WHAT IF people with blood cancer—and their doctors—could learn whether a treatment is working in real time?
Typically, it takes months to confirm whether cancer treatment is effective. For patients, this means months filled with worry and doubt: Am I getting better? What if the treatment isn’t working? Will I have to start over with something new? Doctors, too, become frustrated, unable to put their patients’ minds at ease.
David Kurtz, MD
“A lot of oncology is bearing this uncertainty,” explained David Kurtz, MD, a postdoctoral fellow at Stanford University Medical Center. In 2016, Dr. Kurtz received the Åke Bertil Eriksson Young Investigator Award supported by Aaron and Barbro Sasson. This grant enabled him to begin studying a faster, more efficient way to assess a treatment’s effectiveness.
“Our research focuses on being able to monitor and track in real time a patient’s response to chemotherapy, radiation therapy, or surgery,” said Dr. Kurtz.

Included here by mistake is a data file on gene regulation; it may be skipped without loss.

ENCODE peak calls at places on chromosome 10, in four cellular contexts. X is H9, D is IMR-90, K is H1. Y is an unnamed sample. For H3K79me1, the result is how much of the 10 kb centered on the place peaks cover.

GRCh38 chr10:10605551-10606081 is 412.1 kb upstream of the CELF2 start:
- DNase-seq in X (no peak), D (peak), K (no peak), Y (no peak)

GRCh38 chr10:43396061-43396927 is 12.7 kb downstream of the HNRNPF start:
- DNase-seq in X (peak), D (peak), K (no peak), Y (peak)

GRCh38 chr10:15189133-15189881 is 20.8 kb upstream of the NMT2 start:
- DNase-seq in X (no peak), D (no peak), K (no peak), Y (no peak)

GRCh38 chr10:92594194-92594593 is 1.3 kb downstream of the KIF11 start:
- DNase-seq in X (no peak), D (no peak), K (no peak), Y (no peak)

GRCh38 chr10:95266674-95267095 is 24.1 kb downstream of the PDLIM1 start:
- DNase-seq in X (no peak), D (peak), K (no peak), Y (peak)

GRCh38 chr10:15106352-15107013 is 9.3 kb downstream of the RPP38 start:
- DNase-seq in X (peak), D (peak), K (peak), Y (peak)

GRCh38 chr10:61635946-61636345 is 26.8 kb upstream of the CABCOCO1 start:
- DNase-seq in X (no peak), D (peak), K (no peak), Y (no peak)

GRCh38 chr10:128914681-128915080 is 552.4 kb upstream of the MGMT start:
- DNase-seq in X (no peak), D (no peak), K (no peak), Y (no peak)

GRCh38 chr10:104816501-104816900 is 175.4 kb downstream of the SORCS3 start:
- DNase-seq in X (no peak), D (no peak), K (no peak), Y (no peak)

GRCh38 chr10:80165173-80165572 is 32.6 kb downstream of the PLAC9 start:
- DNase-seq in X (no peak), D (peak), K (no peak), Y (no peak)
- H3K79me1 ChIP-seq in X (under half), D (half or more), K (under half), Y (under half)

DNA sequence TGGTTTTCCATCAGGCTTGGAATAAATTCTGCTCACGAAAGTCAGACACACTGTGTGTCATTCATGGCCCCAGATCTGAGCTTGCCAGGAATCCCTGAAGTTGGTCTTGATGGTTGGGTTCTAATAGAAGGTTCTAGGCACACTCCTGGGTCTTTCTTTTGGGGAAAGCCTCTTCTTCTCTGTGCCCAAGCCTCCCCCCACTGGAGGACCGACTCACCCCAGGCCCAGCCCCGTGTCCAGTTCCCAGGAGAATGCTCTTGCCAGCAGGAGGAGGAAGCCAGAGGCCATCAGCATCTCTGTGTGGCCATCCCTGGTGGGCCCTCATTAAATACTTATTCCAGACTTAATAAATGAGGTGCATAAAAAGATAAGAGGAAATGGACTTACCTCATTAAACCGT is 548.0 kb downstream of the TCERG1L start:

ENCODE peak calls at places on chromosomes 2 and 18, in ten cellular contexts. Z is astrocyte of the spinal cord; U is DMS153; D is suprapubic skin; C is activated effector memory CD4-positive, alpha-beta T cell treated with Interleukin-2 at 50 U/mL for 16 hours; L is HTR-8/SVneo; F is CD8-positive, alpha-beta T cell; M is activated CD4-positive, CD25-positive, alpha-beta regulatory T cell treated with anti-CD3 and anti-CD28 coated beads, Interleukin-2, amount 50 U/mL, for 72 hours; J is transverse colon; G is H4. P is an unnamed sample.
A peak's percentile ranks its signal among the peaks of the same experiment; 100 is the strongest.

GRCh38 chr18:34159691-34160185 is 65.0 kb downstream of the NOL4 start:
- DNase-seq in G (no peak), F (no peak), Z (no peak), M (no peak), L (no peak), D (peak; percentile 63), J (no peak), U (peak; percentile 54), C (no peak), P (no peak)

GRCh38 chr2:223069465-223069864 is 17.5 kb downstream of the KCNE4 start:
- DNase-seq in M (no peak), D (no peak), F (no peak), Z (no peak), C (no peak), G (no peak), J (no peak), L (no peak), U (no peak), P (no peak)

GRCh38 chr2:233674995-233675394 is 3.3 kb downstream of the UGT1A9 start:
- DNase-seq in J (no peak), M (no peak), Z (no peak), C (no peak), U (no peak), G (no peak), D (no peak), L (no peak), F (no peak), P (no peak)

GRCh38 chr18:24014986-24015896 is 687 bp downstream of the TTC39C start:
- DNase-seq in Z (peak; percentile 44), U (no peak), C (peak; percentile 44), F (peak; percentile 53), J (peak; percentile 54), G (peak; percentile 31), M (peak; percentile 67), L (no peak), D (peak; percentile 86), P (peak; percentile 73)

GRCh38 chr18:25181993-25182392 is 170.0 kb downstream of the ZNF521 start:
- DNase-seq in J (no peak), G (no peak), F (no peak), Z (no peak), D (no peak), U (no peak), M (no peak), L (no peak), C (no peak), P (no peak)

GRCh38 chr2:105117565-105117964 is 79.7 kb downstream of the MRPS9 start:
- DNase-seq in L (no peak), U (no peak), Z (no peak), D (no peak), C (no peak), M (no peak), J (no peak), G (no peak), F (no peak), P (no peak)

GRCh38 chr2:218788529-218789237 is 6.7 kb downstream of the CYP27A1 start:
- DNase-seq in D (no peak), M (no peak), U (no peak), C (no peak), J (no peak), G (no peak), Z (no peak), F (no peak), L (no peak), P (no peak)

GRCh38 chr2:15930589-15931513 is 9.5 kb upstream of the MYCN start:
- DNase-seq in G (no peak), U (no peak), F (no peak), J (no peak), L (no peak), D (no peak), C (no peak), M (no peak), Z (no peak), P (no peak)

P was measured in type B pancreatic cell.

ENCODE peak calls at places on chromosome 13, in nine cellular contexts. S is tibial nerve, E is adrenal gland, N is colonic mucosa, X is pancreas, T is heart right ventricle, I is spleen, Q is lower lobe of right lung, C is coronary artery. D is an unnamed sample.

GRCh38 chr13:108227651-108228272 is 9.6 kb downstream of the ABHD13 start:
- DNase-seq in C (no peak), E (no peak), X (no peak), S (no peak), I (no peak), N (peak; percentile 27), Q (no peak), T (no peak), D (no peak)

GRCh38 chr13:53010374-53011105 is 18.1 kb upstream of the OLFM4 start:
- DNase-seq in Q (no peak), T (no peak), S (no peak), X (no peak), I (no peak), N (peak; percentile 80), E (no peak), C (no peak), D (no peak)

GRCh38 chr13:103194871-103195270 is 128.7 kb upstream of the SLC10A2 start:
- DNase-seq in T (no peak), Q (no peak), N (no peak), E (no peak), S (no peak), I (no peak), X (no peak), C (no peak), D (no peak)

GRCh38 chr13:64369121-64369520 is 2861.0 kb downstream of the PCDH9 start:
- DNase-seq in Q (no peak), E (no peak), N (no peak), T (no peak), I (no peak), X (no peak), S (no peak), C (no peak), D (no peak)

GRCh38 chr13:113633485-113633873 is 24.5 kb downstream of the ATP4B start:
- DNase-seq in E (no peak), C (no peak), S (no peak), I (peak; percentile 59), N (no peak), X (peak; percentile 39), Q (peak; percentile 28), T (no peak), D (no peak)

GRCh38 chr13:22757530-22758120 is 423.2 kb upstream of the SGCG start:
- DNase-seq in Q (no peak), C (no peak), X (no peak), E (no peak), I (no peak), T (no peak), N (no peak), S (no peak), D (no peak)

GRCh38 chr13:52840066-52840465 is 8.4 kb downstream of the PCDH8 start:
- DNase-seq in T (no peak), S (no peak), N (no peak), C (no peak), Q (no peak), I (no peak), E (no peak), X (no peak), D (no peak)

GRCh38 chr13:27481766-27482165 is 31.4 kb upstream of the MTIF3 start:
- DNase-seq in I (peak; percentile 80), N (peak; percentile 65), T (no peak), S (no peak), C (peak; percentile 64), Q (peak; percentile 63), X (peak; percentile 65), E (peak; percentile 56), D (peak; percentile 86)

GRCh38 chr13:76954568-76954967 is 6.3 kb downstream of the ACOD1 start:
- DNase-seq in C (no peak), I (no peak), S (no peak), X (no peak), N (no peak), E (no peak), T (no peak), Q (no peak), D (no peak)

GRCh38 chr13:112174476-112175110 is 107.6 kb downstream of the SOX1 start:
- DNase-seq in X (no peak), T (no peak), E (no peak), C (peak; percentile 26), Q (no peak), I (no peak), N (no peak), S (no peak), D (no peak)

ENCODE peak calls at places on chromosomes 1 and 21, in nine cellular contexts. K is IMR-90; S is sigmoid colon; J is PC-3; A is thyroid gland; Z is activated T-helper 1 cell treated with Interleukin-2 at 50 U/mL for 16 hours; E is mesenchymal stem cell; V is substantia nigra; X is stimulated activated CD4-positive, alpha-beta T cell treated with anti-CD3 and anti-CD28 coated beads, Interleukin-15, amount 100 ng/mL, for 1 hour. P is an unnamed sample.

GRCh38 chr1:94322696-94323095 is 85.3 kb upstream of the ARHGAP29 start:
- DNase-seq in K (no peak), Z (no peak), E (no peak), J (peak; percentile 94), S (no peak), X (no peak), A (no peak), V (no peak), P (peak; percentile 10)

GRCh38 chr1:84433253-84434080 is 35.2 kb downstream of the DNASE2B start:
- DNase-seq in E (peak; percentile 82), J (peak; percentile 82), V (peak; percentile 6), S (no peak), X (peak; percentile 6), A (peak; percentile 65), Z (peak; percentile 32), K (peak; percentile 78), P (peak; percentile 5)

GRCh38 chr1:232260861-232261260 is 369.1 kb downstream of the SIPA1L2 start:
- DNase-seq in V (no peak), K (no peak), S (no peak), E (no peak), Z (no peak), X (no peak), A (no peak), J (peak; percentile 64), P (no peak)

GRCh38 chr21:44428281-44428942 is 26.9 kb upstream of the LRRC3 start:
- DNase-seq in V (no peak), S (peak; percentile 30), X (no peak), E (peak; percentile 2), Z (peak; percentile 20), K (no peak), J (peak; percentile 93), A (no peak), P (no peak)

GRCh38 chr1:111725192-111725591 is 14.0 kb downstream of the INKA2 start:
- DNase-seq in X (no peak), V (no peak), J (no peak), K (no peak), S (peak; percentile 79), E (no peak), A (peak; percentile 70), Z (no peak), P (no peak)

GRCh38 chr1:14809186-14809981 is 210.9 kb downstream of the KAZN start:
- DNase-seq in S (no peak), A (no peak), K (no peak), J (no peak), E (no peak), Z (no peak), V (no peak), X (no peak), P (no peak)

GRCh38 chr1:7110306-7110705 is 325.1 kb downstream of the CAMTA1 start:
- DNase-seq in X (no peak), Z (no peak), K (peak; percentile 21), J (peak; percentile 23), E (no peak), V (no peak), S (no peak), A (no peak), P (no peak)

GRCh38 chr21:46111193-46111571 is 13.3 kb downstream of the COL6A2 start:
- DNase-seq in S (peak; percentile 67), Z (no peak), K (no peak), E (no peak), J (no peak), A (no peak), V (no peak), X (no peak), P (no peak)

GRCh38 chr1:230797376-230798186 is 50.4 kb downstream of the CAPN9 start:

Specifically, Dr. Kurtz and his team are exploring the use of liquid biopsies to evaluate patients with lymphoma. This technique is less invasive than a typical biopsy, and it can provide answers quickly—as soon as a few days after a therapy has begun.
“Using this strategy, we can determine as soon as a patient is getting chemotherapy, as soon as they’re getting radiation therapy, whether they’re responding appropriately,” explained Dr. Kurtz. “Then we can either take some confidence that the treatment is working or switch to a more effective therapy if necessary.”
“To me, conquering cancer means improving the experience for our patients,” said Dr. Kurtz. ■
© 2018. American Society of Clinical Oncology. All rights reserved.